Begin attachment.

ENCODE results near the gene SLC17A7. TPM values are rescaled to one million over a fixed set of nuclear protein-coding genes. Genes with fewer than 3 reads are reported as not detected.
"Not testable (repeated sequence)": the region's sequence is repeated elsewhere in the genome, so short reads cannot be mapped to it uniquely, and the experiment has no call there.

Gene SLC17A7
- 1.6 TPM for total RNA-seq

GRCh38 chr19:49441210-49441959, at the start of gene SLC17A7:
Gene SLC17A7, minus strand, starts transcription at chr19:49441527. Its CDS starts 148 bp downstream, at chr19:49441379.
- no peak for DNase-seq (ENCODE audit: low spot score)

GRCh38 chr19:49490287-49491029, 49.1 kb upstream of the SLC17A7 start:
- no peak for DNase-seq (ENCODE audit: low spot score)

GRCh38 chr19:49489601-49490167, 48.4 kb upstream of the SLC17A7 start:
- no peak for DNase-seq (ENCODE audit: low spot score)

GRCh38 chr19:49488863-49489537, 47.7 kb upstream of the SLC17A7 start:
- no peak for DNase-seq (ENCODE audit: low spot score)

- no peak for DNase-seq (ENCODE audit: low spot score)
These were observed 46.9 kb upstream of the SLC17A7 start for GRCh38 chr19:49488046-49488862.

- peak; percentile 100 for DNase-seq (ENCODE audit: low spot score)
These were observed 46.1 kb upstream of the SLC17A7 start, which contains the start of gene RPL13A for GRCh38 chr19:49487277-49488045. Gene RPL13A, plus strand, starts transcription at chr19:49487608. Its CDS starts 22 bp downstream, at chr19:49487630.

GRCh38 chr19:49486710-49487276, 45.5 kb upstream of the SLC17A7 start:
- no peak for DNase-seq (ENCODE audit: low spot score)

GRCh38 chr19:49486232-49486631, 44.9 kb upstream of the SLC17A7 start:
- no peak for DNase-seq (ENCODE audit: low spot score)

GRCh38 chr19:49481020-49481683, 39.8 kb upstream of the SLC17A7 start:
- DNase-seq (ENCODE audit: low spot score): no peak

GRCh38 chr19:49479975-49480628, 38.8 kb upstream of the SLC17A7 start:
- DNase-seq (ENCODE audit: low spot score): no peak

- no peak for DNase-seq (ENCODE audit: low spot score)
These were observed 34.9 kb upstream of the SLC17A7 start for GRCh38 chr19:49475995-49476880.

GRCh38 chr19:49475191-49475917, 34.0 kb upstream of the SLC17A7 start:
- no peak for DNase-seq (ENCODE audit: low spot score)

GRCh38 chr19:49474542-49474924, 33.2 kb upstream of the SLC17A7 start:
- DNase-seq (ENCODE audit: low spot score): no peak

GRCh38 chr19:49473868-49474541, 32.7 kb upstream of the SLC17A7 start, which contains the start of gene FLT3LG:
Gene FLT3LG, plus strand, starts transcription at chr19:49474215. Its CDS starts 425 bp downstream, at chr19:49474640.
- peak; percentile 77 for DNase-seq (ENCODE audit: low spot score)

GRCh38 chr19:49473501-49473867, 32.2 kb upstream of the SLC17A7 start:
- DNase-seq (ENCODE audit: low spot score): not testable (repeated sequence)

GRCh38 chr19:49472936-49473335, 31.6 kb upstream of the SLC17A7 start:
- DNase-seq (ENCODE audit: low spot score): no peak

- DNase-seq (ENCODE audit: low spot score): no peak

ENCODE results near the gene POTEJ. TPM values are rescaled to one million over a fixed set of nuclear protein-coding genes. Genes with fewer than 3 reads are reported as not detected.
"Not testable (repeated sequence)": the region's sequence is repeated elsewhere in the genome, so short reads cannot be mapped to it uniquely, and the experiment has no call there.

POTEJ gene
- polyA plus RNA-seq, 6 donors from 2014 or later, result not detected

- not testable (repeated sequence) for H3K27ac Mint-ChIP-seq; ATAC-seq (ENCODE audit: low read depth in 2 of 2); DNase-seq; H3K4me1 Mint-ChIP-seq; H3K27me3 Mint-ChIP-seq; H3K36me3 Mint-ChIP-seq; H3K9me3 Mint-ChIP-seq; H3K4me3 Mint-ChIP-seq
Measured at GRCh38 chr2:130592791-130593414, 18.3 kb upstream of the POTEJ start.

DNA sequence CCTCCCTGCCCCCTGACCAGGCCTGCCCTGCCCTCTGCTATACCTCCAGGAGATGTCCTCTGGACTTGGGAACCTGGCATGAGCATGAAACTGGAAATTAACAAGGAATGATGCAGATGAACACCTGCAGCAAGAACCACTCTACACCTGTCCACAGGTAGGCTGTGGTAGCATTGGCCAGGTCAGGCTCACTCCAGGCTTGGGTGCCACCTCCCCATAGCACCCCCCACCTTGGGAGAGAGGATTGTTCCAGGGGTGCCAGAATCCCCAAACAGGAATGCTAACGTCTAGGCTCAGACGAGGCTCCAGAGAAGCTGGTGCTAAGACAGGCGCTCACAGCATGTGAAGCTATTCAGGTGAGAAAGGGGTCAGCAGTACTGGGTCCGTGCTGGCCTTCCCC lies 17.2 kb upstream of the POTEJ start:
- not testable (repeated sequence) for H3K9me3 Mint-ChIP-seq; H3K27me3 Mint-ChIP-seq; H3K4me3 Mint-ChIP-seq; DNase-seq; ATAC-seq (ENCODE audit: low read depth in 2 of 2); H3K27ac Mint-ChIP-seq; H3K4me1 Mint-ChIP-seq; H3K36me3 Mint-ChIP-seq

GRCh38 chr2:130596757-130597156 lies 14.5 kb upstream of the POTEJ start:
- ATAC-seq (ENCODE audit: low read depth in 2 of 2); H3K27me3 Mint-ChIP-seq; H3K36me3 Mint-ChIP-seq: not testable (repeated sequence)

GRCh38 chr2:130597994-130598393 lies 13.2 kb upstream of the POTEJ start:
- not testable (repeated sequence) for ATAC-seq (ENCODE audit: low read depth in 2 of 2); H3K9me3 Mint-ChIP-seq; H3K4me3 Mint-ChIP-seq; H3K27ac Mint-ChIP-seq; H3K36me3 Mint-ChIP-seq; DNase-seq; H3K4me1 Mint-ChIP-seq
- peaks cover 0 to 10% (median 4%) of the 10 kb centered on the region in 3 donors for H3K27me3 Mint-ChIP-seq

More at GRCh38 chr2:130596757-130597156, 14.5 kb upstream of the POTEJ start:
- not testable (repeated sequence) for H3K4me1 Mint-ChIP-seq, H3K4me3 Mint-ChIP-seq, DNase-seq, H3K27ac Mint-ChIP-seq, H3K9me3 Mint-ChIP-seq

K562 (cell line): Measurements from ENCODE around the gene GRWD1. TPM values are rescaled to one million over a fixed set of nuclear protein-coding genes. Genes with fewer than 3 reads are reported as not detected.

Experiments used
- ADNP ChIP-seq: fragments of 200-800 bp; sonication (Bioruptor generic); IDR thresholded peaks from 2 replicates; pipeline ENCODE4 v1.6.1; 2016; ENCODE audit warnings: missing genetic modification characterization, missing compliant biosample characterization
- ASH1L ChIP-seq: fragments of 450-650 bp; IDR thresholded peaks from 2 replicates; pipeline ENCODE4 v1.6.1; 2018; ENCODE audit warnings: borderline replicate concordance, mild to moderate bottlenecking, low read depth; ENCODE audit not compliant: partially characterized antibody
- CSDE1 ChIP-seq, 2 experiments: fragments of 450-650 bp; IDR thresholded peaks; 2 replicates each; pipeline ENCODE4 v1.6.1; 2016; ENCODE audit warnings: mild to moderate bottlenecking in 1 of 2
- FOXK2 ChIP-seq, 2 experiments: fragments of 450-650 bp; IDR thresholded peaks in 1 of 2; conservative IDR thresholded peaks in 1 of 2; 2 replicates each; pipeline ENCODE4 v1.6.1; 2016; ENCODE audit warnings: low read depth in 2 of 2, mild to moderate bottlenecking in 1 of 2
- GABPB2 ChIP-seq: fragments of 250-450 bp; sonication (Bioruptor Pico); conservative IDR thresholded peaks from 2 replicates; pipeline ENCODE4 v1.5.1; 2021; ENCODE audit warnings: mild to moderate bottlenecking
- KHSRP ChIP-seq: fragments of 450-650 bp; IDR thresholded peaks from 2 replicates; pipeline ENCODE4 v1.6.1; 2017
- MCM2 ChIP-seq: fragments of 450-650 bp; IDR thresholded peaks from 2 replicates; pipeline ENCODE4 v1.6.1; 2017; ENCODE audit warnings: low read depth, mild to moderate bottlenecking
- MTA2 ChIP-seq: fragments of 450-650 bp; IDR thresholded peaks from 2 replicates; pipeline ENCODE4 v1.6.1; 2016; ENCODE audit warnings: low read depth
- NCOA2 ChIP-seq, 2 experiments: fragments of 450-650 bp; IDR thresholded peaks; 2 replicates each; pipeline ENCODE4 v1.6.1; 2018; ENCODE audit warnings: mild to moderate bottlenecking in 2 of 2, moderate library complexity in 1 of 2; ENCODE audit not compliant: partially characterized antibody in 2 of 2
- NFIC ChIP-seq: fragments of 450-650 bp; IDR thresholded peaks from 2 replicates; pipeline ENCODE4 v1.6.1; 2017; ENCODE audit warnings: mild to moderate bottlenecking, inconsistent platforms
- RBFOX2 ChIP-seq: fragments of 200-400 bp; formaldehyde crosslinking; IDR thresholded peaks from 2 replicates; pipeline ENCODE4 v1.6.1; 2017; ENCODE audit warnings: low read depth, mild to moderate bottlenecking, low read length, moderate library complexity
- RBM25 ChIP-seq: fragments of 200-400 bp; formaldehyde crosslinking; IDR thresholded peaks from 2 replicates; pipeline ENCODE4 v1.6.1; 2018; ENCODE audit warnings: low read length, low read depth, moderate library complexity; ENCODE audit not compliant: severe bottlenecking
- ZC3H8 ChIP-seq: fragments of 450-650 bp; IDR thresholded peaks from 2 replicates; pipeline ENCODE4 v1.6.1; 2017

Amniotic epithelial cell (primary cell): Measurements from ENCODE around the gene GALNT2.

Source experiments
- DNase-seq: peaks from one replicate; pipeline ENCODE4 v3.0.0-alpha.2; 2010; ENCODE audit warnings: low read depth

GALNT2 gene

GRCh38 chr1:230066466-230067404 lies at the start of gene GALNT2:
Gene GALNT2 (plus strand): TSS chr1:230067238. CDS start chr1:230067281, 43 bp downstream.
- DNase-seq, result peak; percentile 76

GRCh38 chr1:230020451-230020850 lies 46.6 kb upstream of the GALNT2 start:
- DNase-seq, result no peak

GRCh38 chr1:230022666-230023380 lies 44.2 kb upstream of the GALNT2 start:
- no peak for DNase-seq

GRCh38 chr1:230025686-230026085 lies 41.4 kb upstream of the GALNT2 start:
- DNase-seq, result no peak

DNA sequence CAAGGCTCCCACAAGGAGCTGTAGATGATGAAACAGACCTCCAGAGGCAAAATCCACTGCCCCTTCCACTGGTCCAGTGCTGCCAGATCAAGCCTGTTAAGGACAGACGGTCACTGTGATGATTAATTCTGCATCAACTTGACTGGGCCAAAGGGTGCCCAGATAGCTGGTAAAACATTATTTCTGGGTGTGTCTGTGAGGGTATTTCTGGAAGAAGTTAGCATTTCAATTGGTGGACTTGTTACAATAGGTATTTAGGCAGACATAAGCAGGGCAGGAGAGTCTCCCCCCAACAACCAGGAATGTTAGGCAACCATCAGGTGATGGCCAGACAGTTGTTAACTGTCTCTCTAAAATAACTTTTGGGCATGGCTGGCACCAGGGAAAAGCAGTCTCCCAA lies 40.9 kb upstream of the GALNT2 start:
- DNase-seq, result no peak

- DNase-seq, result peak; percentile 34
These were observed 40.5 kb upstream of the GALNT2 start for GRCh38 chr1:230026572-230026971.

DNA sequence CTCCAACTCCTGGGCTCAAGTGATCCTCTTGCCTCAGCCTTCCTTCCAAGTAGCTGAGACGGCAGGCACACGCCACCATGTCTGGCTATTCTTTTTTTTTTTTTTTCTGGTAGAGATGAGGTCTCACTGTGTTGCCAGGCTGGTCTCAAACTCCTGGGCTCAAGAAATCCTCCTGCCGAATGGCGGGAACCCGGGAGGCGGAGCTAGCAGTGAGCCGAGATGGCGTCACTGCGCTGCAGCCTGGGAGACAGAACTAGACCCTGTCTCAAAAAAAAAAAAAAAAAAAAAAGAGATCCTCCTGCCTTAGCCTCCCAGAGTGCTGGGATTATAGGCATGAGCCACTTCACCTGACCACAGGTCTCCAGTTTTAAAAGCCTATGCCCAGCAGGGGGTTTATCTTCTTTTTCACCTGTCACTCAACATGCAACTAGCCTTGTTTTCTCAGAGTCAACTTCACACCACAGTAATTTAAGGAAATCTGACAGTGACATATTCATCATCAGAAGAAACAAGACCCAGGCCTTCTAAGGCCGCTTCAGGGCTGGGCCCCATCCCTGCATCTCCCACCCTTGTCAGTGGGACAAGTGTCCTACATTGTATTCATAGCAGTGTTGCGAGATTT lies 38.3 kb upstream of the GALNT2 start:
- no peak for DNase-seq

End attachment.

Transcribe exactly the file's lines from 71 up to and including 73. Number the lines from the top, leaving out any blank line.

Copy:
Source experiments
- DNase-seq: peaks from one replicate; pipeline ENCODE4 v3.0.0-alpha.2; 2010; ENCODE audit warnings: low read depth

GALNT2 gene